Just because you don’t see it, doesn’t mean it’s not there

November 16, 2011

In an increasingly connected and interactive world, where your customers can directly engage with you via social media, where you can measure and survey in order to take your organisation’s pulse, one essential role for us all to develop is The Open Receptive Learner.  This role encapsulates those capabilities related to receiving, processing and making meaning of feedback.  I’ll break my own rule about the use of the word ‘feedback’ because it is a useful shorthand, however, I still maintain my aversion to it and I still cannot seem to shake my old teacher’s suggestion that feedback is that dissonant racket that comes out of a speaker system.

It is valuable to consider this aspect of leader development and customer service because, in the Knowledge Age, the more responsive we are to all kinds of information, the better we will be at dealing with change, uncertainty, emergence and complexity.  I will add that The Open Receptive Learner is but one in an interconnected and complex matrix of ‘responsiveness’ and ‘self awareness’ roles, but those other roles can be the subject of another article.

If you have a well-developed role of Open Receptive Learner, you will be comfortable hearing things about yourself that have been hitherto unknown, you will be open to the notion that there may be some truth in what others tell you about yourself and you will give their comments due consideration, you will receive feedback with curiosity rather than defensiveness and you will endeavour to synthesise feedback in a way that causes you to expand your view of yourself.  What this looks and feels like:  when you are enacting this role, you may respond to others’ feedback by asking further naive questions in an interested tone of voice, in order to gain greater insight into yourself; when you are enacting this role, you may notice that can ably quieten your internal voices that want to react to feedback with justification or argument; when you are in this role, you may notice your body language conveys a relaxed, yet alert, demeanour as you demonstrate genuine curiosity and interest in what the other person is saying.

We solicit feedback when we ask for it directly, when we conduct some sort of culture survey or a leadership 360 or when we invite customers to interact with us on social media.  Even solicited feedback can cause us to respond out of denial, narcissism, arrogance or fear, notably when we hear something unexpected or that is less than complimentary.  While it’s not ideal, it’s understandable, as we are all human and we all have an amygdala which goes off like a car alarm, unable to distinguish between real and perceived danger.  Some of us have just been wired over our lives to be more vigilant than others.  If this is the case, we have human technologies at our disposal to rewire this default response.  What we have been learning in the last decade or so from neuroscience also tells us that we are far more ‘plastic’ than we used to believe.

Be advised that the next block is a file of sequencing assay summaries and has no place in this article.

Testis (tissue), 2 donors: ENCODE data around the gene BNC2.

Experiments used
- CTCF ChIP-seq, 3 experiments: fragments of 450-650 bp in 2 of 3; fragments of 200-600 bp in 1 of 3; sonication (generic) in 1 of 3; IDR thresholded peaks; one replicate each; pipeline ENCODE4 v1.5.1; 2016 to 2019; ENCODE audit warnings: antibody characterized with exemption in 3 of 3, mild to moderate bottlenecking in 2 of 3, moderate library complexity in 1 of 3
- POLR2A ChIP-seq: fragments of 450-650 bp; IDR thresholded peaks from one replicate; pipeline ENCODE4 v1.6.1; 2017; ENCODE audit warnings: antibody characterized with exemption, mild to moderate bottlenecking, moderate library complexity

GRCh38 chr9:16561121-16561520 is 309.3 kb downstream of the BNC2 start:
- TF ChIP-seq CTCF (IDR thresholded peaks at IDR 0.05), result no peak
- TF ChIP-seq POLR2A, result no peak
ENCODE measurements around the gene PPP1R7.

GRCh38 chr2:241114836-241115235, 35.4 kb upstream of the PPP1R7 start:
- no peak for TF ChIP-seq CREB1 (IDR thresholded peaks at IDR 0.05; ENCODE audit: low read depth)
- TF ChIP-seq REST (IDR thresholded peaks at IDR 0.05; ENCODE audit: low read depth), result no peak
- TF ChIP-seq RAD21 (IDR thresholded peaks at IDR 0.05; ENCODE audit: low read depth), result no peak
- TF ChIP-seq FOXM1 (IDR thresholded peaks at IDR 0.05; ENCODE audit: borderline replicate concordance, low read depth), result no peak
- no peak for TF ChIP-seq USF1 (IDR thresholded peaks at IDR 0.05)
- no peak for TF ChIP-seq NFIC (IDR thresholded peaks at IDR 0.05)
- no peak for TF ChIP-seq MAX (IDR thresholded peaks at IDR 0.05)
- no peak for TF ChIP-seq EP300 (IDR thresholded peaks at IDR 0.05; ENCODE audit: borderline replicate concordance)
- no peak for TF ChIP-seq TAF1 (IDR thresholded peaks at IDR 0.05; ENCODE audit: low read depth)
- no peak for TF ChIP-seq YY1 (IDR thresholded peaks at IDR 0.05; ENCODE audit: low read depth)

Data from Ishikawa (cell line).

What about when we receive unsolicited feedback?  We use expressions like, “I felt like I was being blindsided”, “I would never have seen that coming” or “That came out of nowhere”. This is similar to when we attempt to change lanes on the motorway and suddenly, seemingly out of nowhere, we hear this loud honk and at the last minute, seeing where the desperate honking is coming from, swerve back into our lane to avoid a crash with the other car that did not, in fact, appear out of nowhere; we simply did not see it.  This can be related to a phenomenon called inattention blindness.  If you have ever seen a magician or illusionist, you will be familiar with how they use this natural tendency in order to entertain, and it is now becoming the stuff of documentary TV channels as we become increasingly interested in how our brains function and how to develop greater self awareness. The most well-known example of inattention blindness was used as a public service advertisement in the UK, trying to get drivers to become more aware of cyclists.

In essence, inattention blindness is when we are unable to see something even if it is plain sight.  When combined with another human phenomenon, asymmetric insight, we will go through our lives with skewed pictures of ourselves.  If we embark on a journey of self-knowledge, we will make some headway in mitigating for these cognitive distortions.  However, we cannot know all there is to know about ourselves simply by developing the role of Self-Reflector.  We require input from others and it is the height of arrogance to believe that information and feedback from others is to be dismissed blithely.